Tuesday, December 12, 2006

Christmas Lights

by Tammy Bundy

When it comes to Christmas, my husband and I are in a mixed marriage.
Now, the difference is not in the way we celebrate Christmas. The difference is in the way we decorate Christmas.
And as with everything, this difference is rooted in our childhoods.
During our first Christmas, shortly after my husband and I were engaged, we went to visit my future in-laws. As we pulled up to their house, I stared into the darkness and asked, “When are your folks decorating for Christmas?”
“What do you mean?” my husband blankly asked. “They already did decorate.”
Upon closer inspection---much closer inspection---I noticed there was, indeed, a single lit candle in each of their windows. And a green wreath on their front door.
My husband did not have to wait long to understand my confusion as to his parent’s understated decorated house. He only had to wait until our first Christmas visit with my parents.
Upon turning the corner that leads to their house, my husband-to-be had to shield his eyes from the glare. There were lights in the trees, lights on the bushes, lights on the rooftop. You name it and if it did not move, my parents hung a string of lights on it. My fiancee commented that he had seen less lights on the Vegas strip.
And so you can easily see that we came by our mixed marriage quite naturally.
But we have tried to deal with this Christmas quandary from the beginning of our marriage. We compromised. I decorated the inside of the house however I wanted and he decorated the outside however he pleased.
For the first few years my spouse went all out. He hung a wreath on the front door. Of course, I must mention there was a flood light shining on this wreath for effect.
This worked up until the kids were born and developed their own opinions---which was approximately fifteen minutes after birth.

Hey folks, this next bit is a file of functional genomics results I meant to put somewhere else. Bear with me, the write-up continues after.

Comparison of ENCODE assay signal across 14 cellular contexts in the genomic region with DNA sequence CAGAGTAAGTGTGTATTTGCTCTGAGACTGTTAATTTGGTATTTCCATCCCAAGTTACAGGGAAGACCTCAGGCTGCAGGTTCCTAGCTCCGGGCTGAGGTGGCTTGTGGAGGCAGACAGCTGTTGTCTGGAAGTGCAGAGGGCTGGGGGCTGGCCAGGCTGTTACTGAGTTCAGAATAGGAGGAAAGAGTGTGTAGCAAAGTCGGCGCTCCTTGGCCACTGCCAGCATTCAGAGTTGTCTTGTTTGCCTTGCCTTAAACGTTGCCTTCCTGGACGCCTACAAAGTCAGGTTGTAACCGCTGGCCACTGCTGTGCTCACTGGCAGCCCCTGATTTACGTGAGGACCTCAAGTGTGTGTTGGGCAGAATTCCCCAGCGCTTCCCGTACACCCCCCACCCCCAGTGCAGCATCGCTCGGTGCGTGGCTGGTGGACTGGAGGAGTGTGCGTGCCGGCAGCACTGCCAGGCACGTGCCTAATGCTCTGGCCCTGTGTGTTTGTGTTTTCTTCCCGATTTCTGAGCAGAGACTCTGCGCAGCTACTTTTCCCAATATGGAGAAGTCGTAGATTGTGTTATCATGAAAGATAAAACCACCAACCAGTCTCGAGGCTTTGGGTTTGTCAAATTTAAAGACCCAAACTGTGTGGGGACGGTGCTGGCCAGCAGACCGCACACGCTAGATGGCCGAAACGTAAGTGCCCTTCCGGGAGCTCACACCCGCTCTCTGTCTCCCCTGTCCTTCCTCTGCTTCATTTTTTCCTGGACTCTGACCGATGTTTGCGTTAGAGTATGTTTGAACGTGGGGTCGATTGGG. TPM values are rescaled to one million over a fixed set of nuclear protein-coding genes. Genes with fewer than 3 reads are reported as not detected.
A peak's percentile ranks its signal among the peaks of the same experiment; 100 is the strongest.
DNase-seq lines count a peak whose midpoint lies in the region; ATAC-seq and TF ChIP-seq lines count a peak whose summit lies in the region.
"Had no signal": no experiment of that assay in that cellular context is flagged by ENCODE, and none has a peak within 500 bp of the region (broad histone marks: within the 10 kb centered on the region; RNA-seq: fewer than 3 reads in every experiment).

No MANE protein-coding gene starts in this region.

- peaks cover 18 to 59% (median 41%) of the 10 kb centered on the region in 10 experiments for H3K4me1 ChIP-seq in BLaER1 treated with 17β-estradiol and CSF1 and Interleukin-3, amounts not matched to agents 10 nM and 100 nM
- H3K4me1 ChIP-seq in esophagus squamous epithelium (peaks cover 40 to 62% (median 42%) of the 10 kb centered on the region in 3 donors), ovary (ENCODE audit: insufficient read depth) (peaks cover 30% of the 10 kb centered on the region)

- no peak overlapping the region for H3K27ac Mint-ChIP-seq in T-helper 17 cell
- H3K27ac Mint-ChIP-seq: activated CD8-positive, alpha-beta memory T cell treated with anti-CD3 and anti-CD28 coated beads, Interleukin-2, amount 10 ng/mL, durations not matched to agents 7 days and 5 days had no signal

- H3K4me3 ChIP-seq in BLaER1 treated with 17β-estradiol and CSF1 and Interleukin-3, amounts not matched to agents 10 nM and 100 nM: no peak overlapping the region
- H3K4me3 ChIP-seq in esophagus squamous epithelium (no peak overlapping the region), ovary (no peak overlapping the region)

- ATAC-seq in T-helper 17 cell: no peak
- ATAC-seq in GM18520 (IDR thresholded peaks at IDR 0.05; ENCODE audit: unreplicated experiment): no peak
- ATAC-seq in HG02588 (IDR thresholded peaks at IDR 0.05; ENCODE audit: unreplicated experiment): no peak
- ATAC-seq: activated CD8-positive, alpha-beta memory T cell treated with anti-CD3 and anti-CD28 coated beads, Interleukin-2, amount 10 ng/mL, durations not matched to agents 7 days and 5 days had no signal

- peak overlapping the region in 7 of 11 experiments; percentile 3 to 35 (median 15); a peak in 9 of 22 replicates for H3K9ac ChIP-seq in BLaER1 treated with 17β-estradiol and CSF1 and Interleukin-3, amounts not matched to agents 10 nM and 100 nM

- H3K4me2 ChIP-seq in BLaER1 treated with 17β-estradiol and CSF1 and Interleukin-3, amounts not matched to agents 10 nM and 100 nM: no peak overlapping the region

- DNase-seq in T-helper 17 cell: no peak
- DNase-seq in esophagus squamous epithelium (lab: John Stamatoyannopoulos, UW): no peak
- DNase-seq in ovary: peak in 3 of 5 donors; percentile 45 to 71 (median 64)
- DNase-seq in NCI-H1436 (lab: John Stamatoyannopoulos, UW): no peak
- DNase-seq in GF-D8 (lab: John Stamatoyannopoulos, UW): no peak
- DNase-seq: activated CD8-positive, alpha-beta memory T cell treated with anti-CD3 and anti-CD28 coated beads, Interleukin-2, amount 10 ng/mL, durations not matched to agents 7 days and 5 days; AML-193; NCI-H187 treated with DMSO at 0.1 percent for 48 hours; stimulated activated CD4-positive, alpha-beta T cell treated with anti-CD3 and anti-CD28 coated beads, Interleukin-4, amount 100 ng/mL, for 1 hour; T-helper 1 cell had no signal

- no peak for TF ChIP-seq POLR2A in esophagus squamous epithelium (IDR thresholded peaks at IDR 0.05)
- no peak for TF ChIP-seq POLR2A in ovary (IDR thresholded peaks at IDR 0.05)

“Our house looks boring.” They would complain. “ Santa won’t even be able to find it. Please can we put up some lights?”
And so, little by little---one year at a time---I have been sneaking in a few decorative touches to our outside Yule tide decorations. One year it was simply a few red bows for the bushes. The next year, it was a few white lights for the bushes. My husband, of course, did notice the additions, but, wise man that he is, he knew he was outnumbered, and reluctantly gave in to this mutiny. But still the kids wanted more.
“Everyone else has those pretty icicle lights,” They noticed this year. “Can we please get those?”
And so it was that I could recently be found precariously perched on a ladder next to a tree in our front yard, trying to hang a tangled tier of icicle lights. One hour later I had learned something important. You can’t hang icicle lights from a tree.
And so, after another half-hour of untangling them from the tree, I decided to try to hang them from my house. I soon discovered another important point to remember. I have a two-story house, but only a one-story ladder. So, ever the diligent little elf, I thought I would simply drape the icicle lights across the middle of the house for a dramatic effect. Once more, I spent the better part of an hour attempting this. And after almost three hours total decorating time, it was finally done.
And as I stood in the yard, staring at my accomplishment, panting and yet proud of my new strand of lights---my youngest son came out to inspect my work. After looking quizzically at the new display for a minute, he honestly responded, “It looks like our house has a mustache.”
The worst part was---he was right. The windows were the eyes---the front door was an open mouth---and my attempt at icicle lights had created an elaborate handlebar mustache for the Bundy abode.
I ripped the icicle lights down and put a wreath on the door. That took about five minutes.
Now, where do I find those darn candles?

From The Book of Mom: What Parents Know by Heart published by St. Anthony Messenger Press

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